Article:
I of course know that all those with degrees are not buffoons but the exceptions are rare enough to justify the assumption, plus it is a great thing to watch the facial expression change of someone who is being condescending when you tell them that if they were brighter they would see the flaws in their argument.

    Great piece Bob, I always say that every statement that has begun with "Recent studies show" in my lifetime has been proved bunk, I still love science but I do not suffer those who bastardize the discipline for political and financial motives.
    Phewww!! Glad you added that qualifier. For a minute there I thought I was going to be consigned to the trash heap of buffoonery.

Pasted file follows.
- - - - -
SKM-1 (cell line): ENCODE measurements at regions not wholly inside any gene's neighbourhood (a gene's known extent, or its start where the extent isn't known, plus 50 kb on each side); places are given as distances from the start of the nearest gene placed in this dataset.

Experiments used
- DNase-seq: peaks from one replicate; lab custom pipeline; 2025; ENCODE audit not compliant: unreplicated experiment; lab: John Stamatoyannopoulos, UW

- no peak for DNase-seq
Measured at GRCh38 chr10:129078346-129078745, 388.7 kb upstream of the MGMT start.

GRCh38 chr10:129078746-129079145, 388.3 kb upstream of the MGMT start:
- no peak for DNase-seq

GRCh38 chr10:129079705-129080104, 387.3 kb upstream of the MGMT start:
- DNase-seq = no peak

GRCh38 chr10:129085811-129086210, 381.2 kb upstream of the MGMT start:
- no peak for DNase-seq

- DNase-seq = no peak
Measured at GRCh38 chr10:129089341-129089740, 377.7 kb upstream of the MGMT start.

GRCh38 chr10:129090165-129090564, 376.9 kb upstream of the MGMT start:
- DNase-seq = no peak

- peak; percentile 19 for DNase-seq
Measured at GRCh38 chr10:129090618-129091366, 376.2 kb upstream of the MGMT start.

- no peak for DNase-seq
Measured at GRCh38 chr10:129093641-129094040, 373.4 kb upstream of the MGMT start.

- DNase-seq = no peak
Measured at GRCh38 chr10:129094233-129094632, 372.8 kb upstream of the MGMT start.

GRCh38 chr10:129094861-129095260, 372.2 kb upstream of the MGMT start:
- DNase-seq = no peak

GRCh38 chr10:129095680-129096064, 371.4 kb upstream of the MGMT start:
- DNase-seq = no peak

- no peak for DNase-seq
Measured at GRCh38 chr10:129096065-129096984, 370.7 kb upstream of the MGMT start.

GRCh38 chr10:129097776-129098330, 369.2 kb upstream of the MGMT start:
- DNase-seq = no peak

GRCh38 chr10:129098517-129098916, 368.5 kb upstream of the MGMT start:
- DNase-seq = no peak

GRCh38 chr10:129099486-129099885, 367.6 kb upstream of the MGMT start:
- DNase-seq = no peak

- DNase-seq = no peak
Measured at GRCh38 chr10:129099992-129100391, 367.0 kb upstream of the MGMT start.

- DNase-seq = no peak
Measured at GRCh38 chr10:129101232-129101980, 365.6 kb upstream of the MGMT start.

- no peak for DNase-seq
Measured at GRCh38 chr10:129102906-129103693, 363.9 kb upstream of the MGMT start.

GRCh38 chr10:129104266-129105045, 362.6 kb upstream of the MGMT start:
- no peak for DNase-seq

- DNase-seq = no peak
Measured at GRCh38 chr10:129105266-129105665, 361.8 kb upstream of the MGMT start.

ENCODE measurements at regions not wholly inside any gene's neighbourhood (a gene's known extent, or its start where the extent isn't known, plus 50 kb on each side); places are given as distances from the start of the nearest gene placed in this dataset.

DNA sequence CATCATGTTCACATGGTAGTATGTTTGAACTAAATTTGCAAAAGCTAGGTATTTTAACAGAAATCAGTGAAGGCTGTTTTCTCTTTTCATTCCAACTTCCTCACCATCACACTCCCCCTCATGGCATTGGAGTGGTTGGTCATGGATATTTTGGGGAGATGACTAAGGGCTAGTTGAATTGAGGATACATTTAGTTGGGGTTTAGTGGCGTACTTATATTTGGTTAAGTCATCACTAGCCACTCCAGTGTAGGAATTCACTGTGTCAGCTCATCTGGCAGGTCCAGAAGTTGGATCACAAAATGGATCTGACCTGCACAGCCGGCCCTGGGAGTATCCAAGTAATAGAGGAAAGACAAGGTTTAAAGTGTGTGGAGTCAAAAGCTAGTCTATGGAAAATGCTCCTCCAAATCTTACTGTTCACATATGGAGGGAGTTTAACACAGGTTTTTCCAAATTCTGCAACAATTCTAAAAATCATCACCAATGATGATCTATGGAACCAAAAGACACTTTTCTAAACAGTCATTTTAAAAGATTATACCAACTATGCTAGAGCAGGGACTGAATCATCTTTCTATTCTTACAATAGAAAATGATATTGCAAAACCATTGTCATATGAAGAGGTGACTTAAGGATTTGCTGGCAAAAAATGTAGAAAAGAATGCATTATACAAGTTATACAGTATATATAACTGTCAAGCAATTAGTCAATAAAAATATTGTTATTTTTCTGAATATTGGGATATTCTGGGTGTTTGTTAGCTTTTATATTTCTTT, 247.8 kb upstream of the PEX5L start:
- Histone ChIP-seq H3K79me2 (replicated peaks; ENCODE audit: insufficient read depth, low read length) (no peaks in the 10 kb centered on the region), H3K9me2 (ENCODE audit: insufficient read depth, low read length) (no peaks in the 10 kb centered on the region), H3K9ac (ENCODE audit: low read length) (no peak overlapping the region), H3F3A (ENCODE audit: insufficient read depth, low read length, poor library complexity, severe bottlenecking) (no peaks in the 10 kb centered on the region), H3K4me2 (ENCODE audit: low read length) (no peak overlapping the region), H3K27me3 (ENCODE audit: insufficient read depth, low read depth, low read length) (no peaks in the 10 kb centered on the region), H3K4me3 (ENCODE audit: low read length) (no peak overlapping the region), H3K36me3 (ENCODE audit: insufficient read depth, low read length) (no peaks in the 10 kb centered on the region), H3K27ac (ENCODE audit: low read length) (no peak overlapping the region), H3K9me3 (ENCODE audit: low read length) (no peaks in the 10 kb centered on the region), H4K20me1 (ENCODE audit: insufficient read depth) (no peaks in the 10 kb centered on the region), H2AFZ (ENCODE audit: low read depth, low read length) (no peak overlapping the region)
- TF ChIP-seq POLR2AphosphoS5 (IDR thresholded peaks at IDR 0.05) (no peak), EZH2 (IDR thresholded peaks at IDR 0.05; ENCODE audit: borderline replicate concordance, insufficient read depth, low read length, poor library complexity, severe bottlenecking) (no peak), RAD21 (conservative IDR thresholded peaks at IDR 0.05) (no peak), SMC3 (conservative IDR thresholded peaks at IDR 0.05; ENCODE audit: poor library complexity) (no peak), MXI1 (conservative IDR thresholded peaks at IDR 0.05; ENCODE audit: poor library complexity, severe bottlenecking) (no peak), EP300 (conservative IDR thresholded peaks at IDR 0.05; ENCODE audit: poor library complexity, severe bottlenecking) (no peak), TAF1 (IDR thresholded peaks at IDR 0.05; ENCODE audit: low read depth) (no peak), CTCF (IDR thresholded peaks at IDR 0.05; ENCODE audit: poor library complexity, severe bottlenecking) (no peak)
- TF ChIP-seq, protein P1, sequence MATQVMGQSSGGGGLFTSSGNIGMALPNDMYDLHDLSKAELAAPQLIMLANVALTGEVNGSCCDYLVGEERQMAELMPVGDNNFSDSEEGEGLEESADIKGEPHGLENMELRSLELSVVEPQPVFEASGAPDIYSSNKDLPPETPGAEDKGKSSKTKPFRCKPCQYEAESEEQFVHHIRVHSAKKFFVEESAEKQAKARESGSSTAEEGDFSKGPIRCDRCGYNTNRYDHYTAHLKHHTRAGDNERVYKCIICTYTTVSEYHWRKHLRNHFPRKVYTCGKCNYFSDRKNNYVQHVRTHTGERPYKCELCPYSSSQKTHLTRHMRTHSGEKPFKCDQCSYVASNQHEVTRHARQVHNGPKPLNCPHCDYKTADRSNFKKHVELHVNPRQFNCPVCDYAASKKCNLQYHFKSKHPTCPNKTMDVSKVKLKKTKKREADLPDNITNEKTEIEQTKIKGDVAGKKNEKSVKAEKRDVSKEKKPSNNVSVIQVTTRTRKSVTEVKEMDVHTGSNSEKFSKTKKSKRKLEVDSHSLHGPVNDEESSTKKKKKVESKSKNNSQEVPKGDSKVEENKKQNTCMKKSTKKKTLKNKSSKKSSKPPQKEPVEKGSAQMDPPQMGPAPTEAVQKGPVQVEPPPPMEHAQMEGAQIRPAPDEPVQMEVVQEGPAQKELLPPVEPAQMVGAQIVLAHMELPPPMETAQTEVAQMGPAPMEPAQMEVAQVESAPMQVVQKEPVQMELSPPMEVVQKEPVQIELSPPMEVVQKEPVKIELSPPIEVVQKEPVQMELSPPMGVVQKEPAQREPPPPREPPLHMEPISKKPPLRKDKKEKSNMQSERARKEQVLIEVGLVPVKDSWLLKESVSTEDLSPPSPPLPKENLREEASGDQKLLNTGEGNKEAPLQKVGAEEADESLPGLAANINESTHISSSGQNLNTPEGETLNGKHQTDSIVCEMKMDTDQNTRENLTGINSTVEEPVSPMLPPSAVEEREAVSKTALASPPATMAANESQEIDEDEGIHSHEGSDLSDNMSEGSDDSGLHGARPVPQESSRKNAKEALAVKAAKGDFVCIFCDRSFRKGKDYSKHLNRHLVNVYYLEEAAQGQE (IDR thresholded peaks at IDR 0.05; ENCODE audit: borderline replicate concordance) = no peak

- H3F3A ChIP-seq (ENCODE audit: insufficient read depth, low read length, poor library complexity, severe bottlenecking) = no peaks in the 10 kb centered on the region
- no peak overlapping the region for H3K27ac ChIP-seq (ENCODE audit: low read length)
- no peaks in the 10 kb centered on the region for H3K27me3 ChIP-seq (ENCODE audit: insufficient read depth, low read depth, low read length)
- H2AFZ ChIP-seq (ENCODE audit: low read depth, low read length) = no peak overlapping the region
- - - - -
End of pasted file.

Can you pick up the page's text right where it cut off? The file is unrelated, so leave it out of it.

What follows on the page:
And I would just as well say, "I of course know that all those WITHOUT degrees are not buffoons", you of course being a prime example of the counter-point to the unwashed masses.
    I have an advanced degree. I went back to school to obtain it because it widened my employment opportunities. I can honestly say that VERY little of what I was taught has had a practical use for me in my career. Much of what I was taught has, in fact, turned out to be BS. Having the piece of paper has benefitted me, but putting to practical use the "knowledge" I was fed IN college hasn't. I got through by parroting some of the BS the professors said, not by actually BUYING any of it.
    I think the proportion of how much is useful and how much is B.S. largely depends on the field of study.

    While I wouldn't disagree that there's some B.S. (particularly in those "required" courses, like "California History", which I HAD to take), in the technical arena there's very little.

    For example, most of my Chemistry and Math courses were essential to Chemical Engineering.